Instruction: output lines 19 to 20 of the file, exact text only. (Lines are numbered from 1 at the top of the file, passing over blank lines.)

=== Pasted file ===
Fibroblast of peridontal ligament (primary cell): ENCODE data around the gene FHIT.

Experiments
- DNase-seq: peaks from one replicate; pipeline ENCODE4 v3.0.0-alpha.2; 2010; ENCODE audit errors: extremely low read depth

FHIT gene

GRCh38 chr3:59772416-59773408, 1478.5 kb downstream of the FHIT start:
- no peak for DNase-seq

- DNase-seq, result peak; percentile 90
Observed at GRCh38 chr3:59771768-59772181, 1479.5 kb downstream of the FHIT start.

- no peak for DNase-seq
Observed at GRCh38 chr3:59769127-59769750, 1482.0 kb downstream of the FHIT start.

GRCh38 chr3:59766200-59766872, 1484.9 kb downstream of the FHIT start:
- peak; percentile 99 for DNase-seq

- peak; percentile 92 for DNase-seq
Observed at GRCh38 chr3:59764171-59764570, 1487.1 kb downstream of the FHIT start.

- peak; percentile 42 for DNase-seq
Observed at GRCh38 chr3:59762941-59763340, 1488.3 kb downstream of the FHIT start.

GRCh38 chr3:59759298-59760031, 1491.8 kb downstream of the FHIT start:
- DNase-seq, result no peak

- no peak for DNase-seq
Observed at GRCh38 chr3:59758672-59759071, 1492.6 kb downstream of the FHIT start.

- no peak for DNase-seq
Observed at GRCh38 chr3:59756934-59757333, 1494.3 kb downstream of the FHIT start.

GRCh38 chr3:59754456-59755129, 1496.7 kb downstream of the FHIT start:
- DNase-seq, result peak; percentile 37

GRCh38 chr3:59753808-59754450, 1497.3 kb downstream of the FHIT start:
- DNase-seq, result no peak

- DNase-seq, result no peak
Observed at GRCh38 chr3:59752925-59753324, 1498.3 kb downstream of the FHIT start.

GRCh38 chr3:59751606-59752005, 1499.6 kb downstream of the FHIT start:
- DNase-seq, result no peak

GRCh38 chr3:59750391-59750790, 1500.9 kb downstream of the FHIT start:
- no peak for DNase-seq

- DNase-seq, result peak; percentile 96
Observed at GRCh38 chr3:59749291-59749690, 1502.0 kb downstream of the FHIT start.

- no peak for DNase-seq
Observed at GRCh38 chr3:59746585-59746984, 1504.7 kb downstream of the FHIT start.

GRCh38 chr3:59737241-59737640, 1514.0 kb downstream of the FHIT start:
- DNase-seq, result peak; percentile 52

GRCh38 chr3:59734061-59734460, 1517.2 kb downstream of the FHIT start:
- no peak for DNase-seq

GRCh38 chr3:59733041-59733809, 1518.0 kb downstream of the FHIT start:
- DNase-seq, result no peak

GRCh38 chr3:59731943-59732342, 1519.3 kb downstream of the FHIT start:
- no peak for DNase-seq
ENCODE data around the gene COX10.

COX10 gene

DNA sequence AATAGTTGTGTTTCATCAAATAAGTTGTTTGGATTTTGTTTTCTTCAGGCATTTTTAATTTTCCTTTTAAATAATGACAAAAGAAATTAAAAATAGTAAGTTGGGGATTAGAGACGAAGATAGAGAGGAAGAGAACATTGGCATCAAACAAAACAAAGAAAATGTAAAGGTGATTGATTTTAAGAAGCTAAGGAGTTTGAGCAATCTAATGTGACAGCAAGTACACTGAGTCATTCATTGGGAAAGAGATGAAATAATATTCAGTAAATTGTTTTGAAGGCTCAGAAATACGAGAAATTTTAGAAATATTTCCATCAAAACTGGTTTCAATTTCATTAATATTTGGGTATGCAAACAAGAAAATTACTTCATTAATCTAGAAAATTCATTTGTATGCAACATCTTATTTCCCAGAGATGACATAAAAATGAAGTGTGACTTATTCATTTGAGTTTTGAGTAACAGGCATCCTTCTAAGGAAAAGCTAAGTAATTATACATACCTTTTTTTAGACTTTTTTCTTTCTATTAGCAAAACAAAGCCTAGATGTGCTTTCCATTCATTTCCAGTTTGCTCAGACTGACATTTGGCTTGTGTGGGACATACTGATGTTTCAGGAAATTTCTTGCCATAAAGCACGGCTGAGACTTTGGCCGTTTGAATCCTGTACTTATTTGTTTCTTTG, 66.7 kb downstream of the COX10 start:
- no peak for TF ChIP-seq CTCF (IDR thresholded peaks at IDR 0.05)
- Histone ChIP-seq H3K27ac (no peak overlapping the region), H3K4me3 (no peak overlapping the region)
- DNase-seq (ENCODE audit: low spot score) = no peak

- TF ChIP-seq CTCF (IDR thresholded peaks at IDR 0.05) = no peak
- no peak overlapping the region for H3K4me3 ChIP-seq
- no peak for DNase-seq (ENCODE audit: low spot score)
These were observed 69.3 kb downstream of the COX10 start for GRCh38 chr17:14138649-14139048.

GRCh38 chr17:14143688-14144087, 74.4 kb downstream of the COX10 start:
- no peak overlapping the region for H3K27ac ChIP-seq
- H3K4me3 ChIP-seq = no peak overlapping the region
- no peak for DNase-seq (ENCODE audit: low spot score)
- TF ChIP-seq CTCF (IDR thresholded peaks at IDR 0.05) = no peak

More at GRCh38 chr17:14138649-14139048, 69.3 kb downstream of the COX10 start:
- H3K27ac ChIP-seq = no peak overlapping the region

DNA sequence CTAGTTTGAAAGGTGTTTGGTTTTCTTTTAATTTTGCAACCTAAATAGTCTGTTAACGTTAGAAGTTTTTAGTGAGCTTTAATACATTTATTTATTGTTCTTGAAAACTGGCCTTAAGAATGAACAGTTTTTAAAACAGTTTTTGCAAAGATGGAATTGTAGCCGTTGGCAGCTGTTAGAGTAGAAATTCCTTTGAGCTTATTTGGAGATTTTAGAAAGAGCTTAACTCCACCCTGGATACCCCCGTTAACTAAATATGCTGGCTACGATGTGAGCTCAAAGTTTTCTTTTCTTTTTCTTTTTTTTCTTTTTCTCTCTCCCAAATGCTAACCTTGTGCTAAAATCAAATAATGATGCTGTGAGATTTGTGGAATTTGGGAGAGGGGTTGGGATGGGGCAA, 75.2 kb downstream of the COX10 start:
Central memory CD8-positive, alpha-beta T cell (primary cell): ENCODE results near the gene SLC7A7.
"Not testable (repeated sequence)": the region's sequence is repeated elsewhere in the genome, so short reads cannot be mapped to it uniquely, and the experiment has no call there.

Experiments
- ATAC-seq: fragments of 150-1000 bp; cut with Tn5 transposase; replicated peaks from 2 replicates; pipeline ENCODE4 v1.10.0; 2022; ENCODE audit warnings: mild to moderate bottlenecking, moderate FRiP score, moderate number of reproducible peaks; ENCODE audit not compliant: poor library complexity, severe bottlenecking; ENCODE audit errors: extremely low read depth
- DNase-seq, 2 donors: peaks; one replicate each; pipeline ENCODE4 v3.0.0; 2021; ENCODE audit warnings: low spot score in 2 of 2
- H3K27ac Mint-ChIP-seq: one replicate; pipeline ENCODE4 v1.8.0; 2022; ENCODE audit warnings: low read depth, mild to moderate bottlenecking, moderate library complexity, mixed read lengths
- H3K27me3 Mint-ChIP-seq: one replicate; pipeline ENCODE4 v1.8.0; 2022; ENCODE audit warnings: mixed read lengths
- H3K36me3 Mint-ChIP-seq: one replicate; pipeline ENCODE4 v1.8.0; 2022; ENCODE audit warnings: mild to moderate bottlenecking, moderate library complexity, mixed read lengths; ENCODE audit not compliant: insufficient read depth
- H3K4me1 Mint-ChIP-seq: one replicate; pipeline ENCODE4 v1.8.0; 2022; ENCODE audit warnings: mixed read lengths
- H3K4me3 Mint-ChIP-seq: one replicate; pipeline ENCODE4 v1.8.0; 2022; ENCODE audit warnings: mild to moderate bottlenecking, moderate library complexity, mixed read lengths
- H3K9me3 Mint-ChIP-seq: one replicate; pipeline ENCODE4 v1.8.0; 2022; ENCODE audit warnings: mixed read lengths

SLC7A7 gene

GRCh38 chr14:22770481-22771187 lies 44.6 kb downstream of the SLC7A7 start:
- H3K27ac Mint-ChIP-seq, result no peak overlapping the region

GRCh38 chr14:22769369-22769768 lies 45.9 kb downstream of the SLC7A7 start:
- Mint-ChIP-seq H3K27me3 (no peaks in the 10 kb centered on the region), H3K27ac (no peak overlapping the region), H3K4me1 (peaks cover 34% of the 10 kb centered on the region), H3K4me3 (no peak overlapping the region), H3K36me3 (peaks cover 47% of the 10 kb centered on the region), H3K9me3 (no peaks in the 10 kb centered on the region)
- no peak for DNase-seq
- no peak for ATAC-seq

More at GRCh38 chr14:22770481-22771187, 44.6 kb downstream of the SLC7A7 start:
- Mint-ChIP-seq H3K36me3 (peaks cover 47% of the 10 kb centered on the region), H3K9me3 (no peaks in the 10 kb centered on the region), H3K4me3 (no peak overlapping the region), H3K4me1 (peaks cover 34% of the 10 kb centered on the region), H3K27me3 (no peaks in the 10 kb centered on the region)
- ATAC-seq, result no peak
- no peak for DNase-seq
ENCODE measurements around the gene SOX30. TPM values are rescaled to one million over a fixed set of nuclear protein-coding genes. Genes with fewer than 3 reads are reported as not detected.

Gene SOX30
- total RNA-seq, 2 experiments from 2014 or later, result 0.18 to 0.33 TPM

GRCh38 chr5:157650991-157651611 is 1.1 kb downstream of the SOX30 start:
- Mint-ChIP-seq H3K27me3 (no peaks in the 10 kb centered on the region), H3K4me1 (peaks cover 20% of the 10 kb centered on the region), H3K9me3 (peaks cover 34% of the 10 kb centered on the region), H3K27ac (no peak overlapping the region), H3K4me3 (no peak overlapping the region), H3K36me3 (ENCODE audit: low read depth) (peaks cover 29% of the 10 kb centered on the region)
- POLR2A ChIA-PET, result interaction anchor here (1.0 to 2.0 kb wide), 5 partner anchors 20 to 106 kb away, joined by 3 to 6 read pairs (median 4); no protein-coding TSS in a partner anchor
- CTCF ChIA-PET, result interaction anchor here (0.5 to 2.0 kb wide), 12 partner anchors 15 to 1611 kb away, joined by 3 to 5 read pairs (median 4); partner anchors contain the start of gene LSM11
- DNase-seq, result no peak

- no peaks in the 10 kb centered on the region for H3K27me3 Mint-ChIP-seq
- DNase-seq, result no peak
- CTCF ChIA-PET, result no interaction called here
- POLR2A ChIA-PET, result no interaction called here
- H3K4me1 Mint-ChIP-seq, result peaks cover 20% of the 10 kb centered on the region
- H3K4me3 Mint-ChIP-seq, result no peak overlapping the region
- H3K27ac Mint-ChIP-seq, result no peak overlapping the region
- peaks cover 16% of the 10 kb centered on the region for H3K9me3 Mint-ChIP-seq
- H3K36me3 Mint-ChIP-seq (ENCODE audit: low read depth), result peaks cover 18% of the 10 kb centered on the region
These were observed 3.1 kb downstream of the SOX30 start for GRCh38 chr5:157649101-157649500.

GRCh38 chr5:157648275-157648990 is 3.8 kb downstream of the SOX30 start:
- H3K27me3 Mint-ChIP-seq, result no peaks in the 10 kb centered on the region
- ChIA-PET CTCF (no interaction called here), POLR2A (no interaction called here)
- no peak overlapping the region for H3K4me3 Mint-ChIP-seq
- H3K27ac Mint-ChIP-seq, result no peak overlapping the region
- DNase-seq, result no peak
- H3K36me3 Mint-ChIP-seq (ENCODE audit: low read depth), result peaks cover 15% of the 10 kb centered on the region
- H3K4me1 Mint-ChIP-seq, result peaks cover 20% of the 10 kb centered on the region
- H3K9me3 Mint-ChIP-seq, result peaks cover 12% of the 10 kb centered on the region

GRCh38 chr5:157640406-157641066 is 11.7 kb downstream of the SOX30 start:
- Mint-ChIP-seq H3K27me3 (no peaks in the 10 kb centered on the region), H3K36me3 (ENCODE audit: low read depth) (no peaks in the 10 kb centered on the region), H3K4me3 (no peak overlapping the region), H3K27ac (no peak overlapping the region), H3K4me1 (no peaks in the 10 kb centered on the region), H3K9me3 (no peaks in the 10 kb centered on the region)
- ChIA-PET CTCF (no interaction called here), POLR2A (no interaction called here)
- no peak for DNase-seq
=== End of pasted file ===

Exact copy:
- no peak for DNase-seq
Observed at GRCh38 chr3:59758672-59759071, 1492.6 kb downstream of the FHIT start.